Another way that you can reduce work and time associated with typesetting manuscripts is by cutting down on handoff steps between peer review and publishing by using centralized tools and systems. Your team will lose time and introduce more room for errors or confusion if you use disjointed peer review and publishing tools that require editors to download accepted manuscripts from one place, then upload them to another platform for typesetting, and then upload them somewhere else to publish. Conversely, using centralized peer review and publishing tools can save you headaches and a lot of time. For example, Scholastica offers a typesetting service that can be integrated with our peer review and publishing software, so editors can handle all of their journal needs in one place.
In addition to concerns about workflow efficiency, all editors should care about how their journal articles are typeset from a visibility standpoint. If your journal doesn’t yet format articles in HTML and XML, it’s something your team should have on its radar for future improvements. HTML articles are more search engine friendly than print-based PDFs and XML article files are required for inclusion in many scholarly indexes. Producing your articles in these formats can greatly improve their discoverability and reach.
Once your manuscripts have been typeset, it’s time to get them out to readers. Your online publishing steps are an area your whole team should be concerned about because time to publication is a deciding factor for many authors when choosing which journal to submit to. If you can show a fast time to publication, you’ll make your journal more attractive to authors. Ultimately, for most journals, publishing hold ups tend to come from technical struggles. If your website requires code to make updates, it will likely mean that only one of your editors can post articles or that you’ll need to work with an outside web developer. This will tag on time to your process and potential frustration. For example, seemingly minor article updates such as changing a metadata field or putting an article into a category on your website can become major headaches if they require custom code. For these reasons, if your editorial team is not especially technically savvy look for platforms that you can easily manage. For example, Scholastica’s open access publishing platform includes an easy-to-edit journal website template.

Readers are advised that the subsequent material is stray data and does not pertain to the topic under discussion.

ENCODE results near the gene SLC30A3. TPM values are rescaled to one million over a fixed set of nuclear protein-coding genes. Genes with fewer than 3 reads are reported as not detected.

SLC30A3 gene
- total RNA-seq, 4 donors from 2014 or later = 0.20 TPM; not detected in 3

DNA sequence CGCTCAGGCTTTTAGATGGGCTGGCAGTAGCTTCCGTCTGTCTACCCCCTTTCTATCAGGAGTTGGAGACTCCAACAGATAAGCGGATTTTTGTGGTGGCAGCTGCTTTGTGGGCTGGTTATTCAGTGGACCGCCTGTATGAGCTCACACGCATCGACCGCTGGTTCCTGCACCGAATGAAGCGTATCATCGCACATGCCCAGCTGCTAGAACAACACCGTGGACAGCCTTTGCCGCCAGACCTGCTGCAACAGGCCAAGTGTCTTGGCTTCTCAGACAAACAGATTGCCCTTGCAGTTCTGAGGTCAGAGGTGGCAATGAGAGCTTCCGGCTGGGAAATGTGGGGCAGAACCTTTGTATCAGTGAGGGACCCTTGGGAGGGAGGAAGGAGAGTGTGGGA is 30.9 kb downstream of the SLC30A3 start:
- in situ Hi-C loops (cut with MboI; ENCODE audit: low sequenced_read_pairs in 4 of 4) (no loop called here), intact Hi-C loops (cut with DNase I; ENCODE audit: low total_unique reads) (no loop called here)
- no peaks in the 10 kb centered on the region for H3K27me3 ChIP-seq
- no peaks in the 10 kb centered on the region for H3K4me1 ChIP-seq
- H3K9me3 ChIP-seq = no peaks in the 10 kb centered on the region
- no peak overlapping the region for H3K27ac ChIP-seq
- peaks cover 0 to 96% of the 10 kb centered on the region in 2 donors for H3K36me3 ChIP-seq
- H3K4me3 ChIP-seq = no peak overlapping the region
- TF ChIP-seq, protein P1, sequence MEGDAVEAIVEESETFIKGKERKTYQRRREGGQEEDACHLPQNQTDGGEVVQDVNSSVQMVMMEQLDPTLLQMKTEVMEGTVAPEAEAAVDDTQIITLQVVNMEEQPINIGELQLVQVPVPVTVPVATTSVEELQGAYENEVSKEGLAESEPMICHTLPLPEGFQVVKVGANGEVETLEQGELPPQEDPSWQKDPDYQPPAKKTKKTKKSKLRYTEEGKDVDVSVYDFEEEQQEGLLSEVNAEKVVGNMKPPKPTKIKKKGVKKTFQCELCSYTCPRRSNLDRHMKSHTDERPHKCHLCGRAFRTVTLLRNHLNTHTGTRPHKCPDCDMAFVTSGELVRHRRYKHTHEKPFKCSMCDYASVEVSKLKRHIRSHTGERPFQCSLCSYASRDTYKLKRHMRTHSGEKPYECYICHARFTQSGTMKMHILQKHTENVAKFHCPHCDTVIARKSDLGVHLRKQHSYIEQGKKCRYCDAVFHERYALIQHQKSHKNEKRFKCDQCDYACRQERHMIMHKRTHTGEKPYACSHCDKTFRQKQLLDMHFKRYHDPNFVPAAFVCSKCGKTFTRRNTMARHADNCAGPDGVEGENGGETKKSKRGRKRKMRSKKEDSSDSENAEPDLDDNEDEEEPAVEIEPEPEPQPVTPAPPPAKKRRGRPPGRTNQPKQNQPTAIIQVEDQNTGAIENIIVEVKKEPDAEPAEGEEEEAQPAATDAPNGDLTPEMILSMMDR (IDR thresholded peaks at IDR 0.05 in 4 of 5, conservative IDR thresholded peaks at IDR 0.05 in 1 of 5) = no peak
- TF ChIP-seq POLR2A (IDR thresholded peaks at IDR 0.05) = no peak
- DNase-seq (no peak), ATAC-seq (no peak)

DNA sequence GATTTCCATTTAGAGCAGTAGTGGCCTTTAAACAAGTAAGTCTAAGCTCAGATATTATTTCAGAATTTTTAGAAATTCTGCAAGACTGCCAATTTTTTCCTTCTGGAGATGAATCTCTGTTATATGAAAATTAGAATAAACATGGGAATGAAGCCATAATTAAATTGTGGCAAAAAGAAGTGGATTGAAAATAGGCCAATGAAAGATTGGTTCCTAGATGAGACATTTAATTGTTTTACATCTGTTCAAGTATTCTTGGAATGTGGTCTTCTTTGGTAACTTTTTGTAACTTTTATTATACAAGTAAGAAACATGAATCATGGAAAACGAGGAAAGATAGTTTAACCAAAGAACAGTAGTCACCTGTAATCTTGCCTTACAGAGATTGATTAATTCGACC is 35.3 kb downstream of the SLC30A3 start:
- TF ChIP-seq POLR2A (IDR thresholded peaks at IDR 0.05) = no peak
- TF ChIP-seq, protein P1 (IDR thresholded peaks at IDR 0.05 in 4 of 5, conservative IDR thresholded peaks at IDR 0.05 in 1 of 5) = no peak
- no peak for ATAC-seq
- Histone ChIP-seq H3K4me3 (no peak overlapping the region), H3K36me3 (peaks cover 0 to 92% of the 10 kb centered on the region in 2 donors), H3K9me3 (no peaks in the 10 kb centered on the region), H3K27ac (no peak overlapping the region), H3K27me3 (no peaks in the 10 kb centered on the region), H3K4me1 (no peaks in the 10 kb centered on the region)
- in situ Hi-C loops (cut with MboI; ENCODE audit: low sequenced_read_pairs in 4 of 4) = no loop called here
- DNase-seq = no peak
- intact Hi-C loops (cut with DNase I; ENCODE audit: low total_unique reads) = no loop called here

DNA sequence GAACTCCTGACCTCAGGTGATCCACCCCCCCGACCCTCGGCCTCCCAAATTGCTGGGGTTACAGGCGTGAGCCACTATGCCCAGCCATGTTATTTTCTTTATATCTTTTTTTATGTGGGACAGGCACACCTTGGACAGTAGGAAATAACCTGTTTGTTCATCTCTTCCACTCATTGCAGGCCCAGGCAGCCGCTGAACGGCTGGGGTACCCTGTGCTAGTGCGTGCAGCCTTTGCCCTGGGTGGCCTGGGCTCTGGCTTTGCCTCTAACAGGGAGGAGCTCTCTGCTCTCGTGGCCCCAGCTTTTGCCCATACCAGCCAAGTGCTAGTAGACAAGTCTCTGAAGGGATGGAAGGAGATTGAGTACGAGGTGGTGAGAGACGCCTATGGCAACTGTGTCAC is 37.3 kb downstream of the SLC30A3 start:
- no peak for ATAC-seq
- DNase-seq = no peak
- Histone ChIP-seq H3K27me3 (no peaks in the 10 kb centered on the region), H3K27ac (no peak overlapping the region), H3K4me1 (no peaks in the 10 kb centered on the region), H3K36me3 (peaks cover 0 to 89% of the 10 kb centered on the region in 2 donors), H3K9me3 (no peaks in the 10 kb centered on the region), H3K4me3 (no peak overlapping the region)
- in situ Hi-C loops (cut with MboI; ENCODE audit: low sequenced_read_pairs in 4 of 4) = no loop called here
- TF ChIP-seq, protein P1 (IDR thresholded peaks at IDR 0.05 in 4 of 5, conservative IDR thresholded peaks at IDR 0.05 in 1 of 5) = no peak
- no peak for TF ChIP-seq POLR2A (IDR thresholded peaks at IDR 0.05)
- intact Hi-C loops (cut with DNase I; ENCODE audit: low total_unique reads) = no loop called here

The fourth and, at most journals, the final phase of production is indexing. Journals can submit their published articles to relevant scholarly indexes and discovery services such as DOAJ or PubMed to help scholars find them. Depending on your journal’s discipline, your indexing needs will vary. There are many index types to consider! One thing to keep in mind for indexing is that many platforms will require or prefer that article details be delivered in the XML format. All of your editors will care about getting your articles in front of more readers so this is an area where, as mentioned previously, your entire team should be thinking towards the future.
While journal production may seem worlds away from peer review, in reality, all of your editorial workflows impact each other. Getting all of your editors on the same page in terms of how you handle production, where you can optimize your peer review process to save time down the line, and what aspects of publishing you’ll need to focus on in the future to improve your publishing outcomes can have big impacts on your journal overall.
Perhaps it goes without saying, but your production editors should also be aware of the stages of your peer review process. But that’s for another blog post!